The cult of Courtesy

Over the years Courtesy's Drew Ryan and Kirk Rawlings have graced us with music that offers music outside the scope of conventions and conversations pertaining to the canon. From movements from Memphis to Chicago, from a cycle of releases dating back to 2011 from Idmatic, Slow Bruise to Hey—Courtesy has sharpened their mesmerizing angles of dissonant hymns toward a new aesthetic economy. Hey finds the group joined by Doug Malone to complete the triumvirate that expands the creative alchemy to an increased focus on tightly woven sound galleries that host rhythmic paintings and portraits.

The opening title track delivers motorik Oberheim DX machine displays of welcoming invitation, leading to the spring orb of radiating wonder on "May Loop" and down into the burrowed "Earthworm" burroughs, to the succinct and studious chants of splendor that saturate the consciousness on "Future Gap". The trio entertains an entire narrative to be extracted from clever instrument arrangements on "Process" that provide a privy view to the creative craft in progress, while the "Koto" completes the record in an odyssey assembly that bridges electronic abstraction exercise closer to their organic acoustics counterparts (with a touch of ambient brass for good measure). To gain a better perspective, we had the pleasure of talking with Courtesy's Drew Ryan, Kirk Rawlings and Doug Malone in the following interview discussion:

Insights on the evolution of the Courtesy process leading up to the new album Hey.

Drew: The premise for the band has stayed pretty consistent from the beginning, but I think we've refined our process in some ways and disregarded it in others. The idea has always been to focus on recordings and experiments—the songs will work themselves out as we go. We've always been a bit ramshackle and scrappy, but we used a drum machine on this one, so there's the illusion that we have our shit together.

Kirk: As Drew said, the process is mostly still the same as its always been. Just some of the materials have changed. He, or both of us together, makes raw slabs of music we consider source material, I cut it up, and then we pass it back and forth till it feels good. After Slow Bruise, Drew was getting into house and techno and dance music quite a bit more and purchased this Oberheim DX drum machine. He was making long stream of consciousness tracks as he always has, but this time the DX gave everything a cleaner and more perpetual feel than the previous two albums in which we sampled ourselves playing an acoustic drum kit. 

Doug: Most of the sounds are snippets recorded on a cell phone, laptop microphone, tape machine or some kind of mobile recording device but mixed in with synthesizers and drum machines. This eventually evolves into a sort of overall oblique sound that is arranged and mixed with a computer. Every found sound be it a sample of someone talking or machinery- still contains a pitch which can inspire some type of rhythmic or melodic idea.

Reflections on how the addition of Doug Malone has further advanced and impacted the overall aesthetic.

Drew: Doug has studied music theory and recording, so he will tell us things like our set list is like a circle of 5ths and other stuff that is over my head. I think Doug wanted to join the band 'cause there was a lot for him to make sense of. The first time we jammed with him, he had already figured out some of the synth patches we were using. He has a fresh ear, he can get technical and he's wonderful at troubleshooting. A true creative thinker, though his creativity comes more into the way people perceive us sonically. We have too many ideas and Doug helps the band be more articulate musically.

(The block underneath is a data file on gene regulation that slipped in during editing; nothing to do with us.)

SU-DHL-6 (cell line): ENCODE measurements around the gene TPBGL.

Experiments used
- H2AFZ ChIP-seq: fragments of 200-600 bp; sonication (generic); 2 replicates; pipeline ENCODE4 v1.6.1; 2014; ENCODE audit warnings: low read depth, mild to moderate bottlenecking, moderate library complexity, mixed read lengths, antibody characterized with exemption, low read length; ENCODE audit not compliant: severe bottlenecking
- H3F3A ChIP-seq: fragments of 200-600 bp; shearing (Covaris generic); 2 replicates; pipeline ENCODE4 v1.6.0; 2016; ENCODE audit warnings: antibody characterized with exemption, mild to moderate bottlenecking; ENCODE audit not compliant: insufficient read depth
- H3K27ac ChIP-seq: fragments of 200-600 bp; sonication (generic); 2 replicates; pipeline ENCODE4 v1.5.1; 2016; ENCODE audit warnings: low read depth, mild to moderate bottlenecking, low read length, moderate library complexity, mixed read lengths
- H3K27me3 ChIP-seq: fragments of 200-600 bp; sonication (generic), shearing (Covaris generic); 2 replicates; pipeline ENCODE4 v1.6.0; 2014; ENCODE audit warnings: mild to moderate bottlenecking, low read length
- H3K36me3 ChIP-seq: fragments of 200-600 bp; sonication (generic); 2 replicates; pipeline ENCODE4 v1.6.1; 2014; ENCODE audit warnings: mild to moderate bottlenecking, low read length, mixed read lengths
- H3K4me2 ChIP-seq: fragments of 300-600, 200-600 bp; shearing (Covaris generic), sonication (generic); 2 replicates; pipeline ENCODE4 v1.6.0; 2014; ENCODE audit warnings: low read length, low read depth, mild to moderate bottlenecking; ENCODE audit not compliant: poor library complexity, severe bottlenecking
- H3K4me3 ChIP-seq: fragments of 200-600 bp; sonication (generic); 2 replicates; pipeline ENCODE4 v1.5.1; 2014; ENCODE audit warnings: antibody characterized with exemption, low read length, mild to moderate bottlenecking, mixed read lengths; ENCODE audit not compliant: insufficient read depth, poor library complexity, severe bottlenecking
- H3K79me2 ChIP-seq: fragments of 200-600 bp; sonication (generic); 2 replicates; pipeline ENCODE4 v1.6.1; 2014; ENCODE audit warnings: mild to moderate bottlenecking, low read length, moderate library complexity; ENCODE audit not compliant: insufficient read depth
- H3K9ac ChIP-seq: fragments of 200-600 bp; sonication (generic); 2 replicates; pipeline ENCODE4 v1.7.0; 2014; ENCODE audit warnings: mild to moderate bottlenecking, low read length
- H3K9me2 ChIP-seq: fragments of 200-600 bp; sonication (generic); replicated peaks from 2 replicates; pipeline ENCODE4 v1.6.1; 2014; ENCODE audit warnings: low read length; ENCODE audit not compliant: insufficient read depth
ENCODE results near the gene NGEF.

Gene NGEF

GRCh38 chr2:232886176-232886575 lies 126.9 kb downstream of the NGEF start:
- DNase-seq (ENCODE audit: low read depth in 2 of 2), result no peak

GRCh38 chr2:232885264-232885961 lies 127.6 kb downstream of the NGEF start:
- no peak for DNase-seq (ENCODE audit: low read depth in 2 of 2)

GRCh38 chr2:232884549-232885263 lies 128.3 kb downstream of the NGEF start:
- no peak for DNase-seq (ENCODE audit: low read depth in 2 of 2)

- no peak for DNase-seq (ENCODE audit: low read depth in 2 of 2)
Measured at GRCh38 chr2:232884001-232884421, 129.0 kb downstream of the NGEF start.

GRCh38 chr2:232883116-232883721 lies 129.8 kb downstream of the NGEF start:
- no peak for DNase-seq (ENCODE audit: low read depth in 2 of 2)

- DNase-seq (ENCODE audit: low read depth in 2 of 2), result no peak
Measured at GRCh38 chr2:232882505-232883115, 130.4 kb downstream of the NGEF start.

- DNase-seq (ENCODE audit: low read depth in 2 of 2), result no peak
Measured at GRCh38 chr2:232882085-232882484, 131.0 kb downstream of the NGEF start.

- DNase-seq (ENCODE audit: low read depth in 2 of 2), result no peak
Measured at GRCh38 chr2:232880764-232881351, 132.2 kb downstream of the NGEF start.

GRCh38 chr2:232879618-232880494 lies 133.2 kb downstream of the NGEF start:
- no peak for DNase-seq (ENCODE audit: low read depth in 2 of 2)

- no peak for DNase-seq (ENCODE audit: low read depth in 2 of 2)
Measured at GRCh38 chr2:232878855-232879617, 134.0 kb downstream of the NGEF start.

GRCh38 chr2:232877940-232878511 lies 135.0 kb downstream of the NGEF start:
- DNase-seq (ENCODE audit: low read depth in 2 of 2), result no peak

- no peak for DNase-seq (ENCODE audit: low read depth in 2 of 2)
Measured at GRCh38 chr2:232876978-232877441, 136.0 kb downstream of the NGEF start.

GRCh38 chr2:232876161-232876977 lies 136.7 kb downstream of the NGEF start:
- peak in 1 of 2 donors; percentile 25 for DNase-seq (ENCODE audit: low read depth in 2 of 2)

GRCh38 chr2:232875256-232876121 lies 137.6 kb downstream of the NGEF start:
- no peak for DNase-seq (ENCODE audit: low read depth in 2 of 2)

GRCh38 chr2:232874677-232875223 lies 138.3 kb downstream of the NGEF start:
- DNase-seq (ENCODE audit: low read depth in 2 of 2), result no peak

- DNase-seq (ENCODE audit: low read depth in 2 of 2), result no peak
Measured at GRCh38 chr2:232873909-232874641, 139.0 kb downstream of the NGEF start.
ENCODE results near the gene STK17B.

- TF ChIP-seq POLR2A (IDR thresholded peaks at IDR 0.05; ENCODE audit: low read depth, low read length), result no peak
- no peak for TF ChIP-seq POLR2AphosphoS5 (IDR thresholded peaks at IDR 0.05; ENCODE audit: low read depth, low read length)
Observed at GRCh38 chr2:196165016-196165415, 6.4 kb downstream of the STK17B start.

Kirk: Doug's been invaluable. He's a professional recording engineer and owns a legitimately great studio called Jamdek. So having him around to reign in the mess Drew and I make is a sincere relief. And from the start he helped figure how to play some tunes from we didn't think we'd ever be able to pull off live. He really helped in the back end of the new record as well coaching me thru how to mix records. Even the dick-off jams we have at practice are pretty great, so we're excited to have him be a part of the source material from now on.

Doug: When I first heard the previous album released by Courtesy, I was completely entranced by the the rich layers of sounds and I felt that I could help facilitate these sounds into an actual live set. I work full-time at my own recording studio in Chicago recording and mixing bands, but Kirk and Drew completely shook my idea of the standard taught recording process. Their recording process was full of noise with clicks and pops—almost archaic at times which taught me how to record more creatively and to challenge the listener by including things into recording that others would typically fraught over. Quantizing, auto-tuning, and noise reduction devices can completely suck the life out of a song so I feel like we embrace the chaos really well and have fun doing it.

Thoughts on mixing arrangements of the subtle with a sense for the psychic and intuitive encrypted & etched into song.

Drew: I don't think we try to inject our songs with any sort of hallucinations or encryptions or intentional trickery. People can find a face in static on a screen or a burnt piece of toast—what I mean is that it's human nature to try and make sense of things, to instill meaning when nothing is there. On the flip side of that, people can look at those Magic Eye books and can't see the illusion. People see what they wanna see. There's a lot of ear candy in our records, excess surface noise and tape hiss. Maybe in the way we distort things and stretch things out and disregard fidelity, it can be perceived as psychedelic and elastic. We take small sounds and try to make them sound large to give a weird sense of scale, texture and perspective, and I think that could also add a surreal element to our songs.

Kirk: Heady question. I don't know if I get it, but I shall do my best. This band was made on the idea of pulling from the periphery. Drew and I used to have long g-chats about this kind of thing. Its partly what fuels our keeping of first takes and initial reactions when recording. That first reflex allows you to skip focus and skip design and surprise yourself. Its more fun and real and all that shit. It makes Courtesy's music way more intuitive less lame feeling than sitting down and everyone learning a song one of us wrote.